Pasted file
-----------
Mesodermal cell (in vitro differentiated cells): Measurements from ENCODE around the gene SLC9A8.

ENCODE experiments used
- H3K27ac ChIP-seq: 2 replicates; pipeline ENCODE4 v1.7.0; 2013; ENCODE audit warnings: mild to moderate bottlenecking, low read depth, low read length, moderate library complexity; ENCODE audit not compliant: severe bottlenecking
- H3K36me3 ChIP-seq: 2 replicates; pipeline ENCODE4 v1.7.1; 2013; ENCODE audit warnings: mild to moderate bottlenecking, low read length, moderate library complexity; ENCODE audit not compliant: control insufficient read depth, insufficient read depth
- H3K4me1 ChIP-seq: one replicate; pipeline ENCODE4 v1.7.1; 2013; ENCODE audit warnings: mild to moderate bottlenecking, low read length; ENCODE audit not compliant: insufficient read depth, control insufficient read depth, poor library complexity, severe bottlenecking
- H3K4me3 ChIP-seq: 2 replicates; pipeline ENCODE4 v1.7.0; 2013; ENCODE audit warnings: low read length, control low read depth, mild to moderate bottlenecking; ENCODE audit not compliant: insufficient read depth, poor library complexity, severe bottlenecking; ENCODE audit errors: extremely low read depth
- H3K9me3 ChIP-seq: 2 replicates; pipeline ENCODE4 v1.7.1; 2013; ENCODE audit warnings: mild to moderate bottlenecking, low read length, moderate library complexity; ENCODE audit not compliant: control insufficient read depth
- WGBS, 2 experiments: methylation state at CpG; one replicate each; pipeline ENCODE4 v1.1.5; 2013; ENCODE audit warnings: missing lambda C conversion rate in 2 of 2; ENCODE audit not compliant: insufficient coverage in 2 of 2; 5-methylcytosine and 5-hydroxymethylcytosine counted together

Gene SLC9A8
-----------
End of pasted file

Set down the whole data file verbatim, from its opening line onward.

Mesodermal cell (in vitro differentiated cells): Measurements from ENCODE around the gene SLC9A8.

ENCODE experiments used
- H3K27ac ChIP-seq: 2 replicates; pipeline ENCODE4 v1.7.0; 2013; ENCODE audit warnings: mild to moderate bottlenecking, low read depth, low read length, moderate library complexity; ENCODE audit not compliant: severe bottlenecking
- H3K36me3 ChIP-seq: 2 replicates; pipeline ENCODE4 v1.7.1; 2013; ENCODE audit warnings: mild to moderate bottlenecking, low read length, moderate library complexity; ENCODE audit not compliant: control insufficient read depth, insufficient read depth
- H3K4me1 ChIP-seq: one replicate; pipeline ENCODE4 v1.7.1; 2013; ENCODE audit warnings: mild to moderate bottlenecking, low read length; ENCODE audit not compliant: insufficient read depth, control insufficient read depth, poor library complexity, severe bottlenecking
- H3K4me3 ChIP-seq: 2 replicates; pipeline ENCODE4 v1.7.0; 2013; ENCODE audit warnings: low read length, control low read depth, mild to moderate bottlenecking; ENCODE audit not compliant: insufficient read depth, poor library complexity, severe bottlenecking; ENCODE audit errors: extremely low read depth
- H3K9me3 ChIP-seq: 2 replicates; pipeline ENCODE4 v1.7.1; 2013; ENCODE audit warnings: mild to moderate bottlenecking, low read length, moderate library complexity; ENCODE audit not compliant: control insufficient read depth
- WGBS, 2 experiments: methylation state at CpG; one replicate each; pipeline ENCODE4 v1.1.5; 2013; ENCODE audit warnings: missing lambda C conversion rate in 2 of 2; ENCODE audit not compliant: insufficient coverage in 2 of 2; 5-methylcytosine and 5-hydroxymethylcytosine counted together

Gene SLC9A8